Hosking finds balance with Hitec after roller coaster year

Chloe Hosking has always said it like it is. 2012 began in a blaze when she called UCI President Pat McQuaid "a d**k" for his comments regarding the status of women's cycling but she let her legs do the talking back in Europe, winning Drentse 8 and Halle-Buizingen, emotions spilling over. However towards the end of the season, the wheels had come off. Out of contention in the women's road race at the Olympic Games, she recovered her confidence somewhat to win a stage of La Route de France but later that month, the Canberra-based sprinter learned that her contract with Specialized-lululemon was not going to be renewed. Two months of living in limbo followed, unsure of her next move.

"It was definitely a roller coaster, that's a good way to put it," Hosking told Cyclingnews. "For me, the big thing was that this is still really what I want to do. When you didn't have a contract it would have been so easy to say, I'll just go back to Australia and finish my university and get a real job. That wasn't what I wanted.

"I still feel like there's a lot more to achieve. It was a good reality check and it's given me a lot more perspective."

In signing with Norweigan outfit Hitec Products, Hosking has fallen on her feet and with three years of racing with "one of the best teams in the world with the best riders in the world" under the Highroad / Specialized-lululemon banner, is now hoping to pass on some of her own lessons to the younger members of the squad.

While many athletes struggle off the back of an Olympic year, without that all-consuming goal of selection and for a select few, a result, driving them on, Hosking believes that the renewed perspective that has occurred out of the back end of last season has resulted in a better approach to her racing. The 23-year-old is focused on consistency throughout the season for Hitec, with the UCI Road World Championship course in Tuscany not playing to her strengths.

"It doesn't matter what bike race you win it still feels just as good," Hosking explained.

"It's a matter of still trying to win races and also making sure that I really enjoy my cycling and have a balanced approach," she continued. "Last year was such a stressful year with selection and everything post Olympics so for me I've been trying to be more relaxed and for me that reflects in my riding."

So far, Hosking's new outlook is working. A stage win and a stint in the lead at the Ladies Tour of Qatar before finishing second overall; top 10 in Drentse 8 and then fourth in the first World Cup race of the season, Ronde van Drenthe. Her experience in Qatar however, showed that while Hosking is now racing for a different team, some ties are not easily broken. Hosking has long looked up to German veteran and former teammate Ina Teutenberg so it was not surprising that the former under 23 criterium champion sought her guidance after Kirsten Wild (Team Argos-Shimano) took the Australian's race lead.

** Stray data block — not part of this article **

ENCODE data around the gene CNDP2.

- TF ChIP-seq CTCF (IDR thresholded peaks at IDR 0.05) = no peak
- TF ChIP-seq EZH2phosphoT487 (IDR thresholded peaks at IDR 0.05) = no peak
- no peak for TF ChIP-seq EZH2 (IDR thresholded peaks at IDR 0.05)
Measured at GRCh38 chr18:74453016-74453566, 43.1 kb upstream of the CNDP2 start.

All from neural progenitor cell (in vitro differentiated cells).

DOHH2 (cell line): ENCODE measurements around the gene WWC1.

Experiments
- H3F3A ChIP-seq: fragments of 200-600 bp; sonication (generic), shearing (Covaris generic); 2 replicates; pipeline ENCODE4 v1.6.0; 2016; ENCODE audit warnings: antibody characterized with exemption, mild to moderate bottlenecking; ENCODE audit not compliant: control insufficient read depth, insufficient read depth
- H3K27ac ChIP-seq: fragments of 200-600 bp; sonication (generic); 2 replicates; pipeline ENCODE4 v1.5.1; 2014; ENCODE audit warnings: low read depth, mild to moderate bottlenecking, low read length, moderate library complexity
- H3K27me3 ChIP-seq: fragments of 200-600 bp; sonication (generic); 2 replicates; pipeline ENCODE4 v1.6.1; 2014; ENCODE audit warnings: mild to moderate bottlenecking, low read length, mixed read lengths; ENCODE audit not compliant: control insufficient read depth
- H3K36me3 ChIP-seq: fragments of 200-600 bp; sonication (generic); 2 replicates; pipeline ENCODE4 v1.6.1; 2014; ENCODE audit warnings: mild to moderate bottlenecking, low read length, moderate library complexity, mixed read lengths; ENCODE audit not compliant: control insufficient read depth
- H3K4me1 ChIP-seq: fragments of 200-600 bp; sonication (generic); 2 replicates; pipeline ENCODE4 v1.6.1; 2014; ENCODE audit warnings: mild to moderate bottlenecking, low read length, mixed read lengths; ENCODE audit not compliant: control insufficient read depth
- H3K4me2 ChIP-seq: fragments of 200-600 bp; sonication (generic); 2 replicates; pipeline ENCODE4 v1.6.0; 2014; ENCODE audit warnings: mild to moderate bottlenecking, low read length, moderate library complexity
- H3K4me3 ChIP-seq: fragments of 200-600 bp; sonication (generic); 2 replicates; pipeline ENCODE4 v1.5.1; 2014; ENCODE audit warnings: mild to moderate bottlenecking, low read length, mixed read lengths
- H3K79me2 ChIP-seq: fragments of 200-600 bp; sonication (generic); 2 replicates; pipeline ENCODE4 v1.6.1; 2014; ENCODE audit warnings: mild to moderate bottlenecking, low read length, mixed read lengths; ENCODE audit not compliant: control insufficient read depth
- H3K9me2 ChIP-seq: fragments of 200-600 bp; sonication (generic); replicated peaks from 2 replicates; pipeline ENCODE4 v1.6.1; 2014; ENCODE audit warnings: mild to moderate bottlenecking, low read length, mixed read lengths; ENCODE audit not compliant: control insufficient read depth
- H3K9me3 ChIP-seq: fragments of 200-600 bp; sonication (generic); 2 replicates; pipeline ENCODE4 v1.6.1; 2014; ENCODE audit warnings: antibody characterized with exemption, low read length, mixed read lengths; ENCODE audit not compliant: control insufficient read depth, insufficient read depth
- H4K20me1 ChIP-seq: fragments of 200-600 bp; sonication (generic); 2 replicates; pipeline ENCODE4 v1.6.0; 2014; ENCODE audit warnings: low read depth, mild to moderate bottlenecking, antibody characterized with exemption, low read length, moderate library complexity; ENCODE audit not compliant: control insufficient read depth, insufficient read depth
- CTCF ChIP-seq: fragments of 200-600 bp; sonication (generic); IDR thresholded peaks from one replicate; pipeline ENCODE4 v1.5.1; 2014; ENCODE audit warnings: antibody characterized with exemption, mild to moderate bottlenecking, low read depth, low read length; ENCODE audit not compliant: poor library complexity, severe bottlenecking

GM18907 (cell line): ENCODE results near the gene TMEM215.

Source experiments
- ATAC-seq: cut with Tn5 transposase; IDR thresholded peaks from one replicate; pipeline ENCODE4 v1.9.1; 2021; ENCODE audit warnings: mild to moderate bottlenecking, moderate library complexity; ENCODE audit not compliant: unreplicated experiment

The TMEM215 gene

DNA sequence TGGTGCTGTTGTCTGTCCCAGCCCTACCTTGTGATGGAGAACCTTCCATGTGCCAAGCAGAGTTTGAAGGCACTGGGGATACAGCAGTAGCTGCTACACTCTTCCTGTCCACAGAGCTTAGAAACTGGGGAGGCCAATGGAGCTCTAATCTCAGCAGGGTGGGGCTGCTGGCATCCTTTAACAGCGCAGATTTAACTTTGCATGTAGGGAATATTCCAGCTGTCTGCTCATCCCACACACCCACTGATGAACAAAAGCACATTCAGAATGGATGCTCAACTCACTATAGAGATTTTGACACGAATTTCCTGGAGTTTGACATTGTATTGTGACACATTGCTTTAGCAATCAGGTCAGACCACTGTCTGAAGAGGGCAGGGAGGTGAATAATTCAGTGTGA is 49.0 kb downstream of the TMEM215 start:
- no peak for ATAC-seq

"I really enjoyed racing and working with Ina," said Hosking. "And we still have quite a close relationship. I know I can always email her and ask for advice and she's more than willing to give it.

"In Qatar when I lost the yellow on the second last stage I emailed her and asked her: 'How do you think I can win this?' She came back to me straight away and was always willing to give me advice. I feel really fortunate that I still have that relationship with her. I had three years with that team and I really enjoyed my time there racing with the girls but it's a good time to move on."

This weekend, courtesy of her sister's wedding, Hosking is back at home in Australia and racing the Oceania Road Championships in Canberra. Entry into the event wasn't planned but ever the pragmatist, Hosking decided it was a case of why not and so she'll take her place alongside a quality field on Saturday that includes Carla Ryan, Carlee Taylor, Ruth Corset, Grace Sulzberger and Taryn Heather.

"It was a massive shock coming back to almost 30 degrees after racing at minus two or whatever it was," Hosking explained with the east coast of Australia experiencing a balmy start to autumn. "Family does come first. It's the same races every year and I'm going to have a lot more opportunities to race the ones that I'm missing. My sister only gets married once, hopefully. It was a no brainer."

Hosking's return to Europe at the end of the month will see her take on the five-day Energiewacht Tour in the Netherlands, but despite the stint back at home, she plans to be well-prepared with plenty of speed work on her agenda in the meantime.

"My coach Eric Haakonssen and I will look to be doing a lot of ergo and motor pacing stuff to bring the speed up," she said. "It's a race that I'm really targeting. I've never done it before I've waited two years so I'm very excited. It's Dutch racing. It's going to be fast, it's going to be windy and it's what I love. So hopefully I can continue on what has been a pretty good season so far."


Thank you for reading 5 articles in the past 30 days*

Join now for unlimited access

Enjoy your first month for just £1 / $1 / €1

*Read any 5 articles for free in each 30-day period, this automatically resets

After your trial you will be billed £4.99 $7.99 €5.99 per month, cancel anytime. Or sign up for one year for just £49 $79 €59

Join now for unlimited access

Try your first month for just £1 / $1 / €1


As a sports journalist and producer since 1997, Jane has covered Olympic and Commonwealth Games, rugby league, motorsport, cricket, surfing, triathlon, rugby union, and golf for print, radio, television and online. However her enduring passion has been cycling.


Jane is a former Australian Editor of Cyclingnews from 2011 to 2013 and continues to freelance within the cycling industry.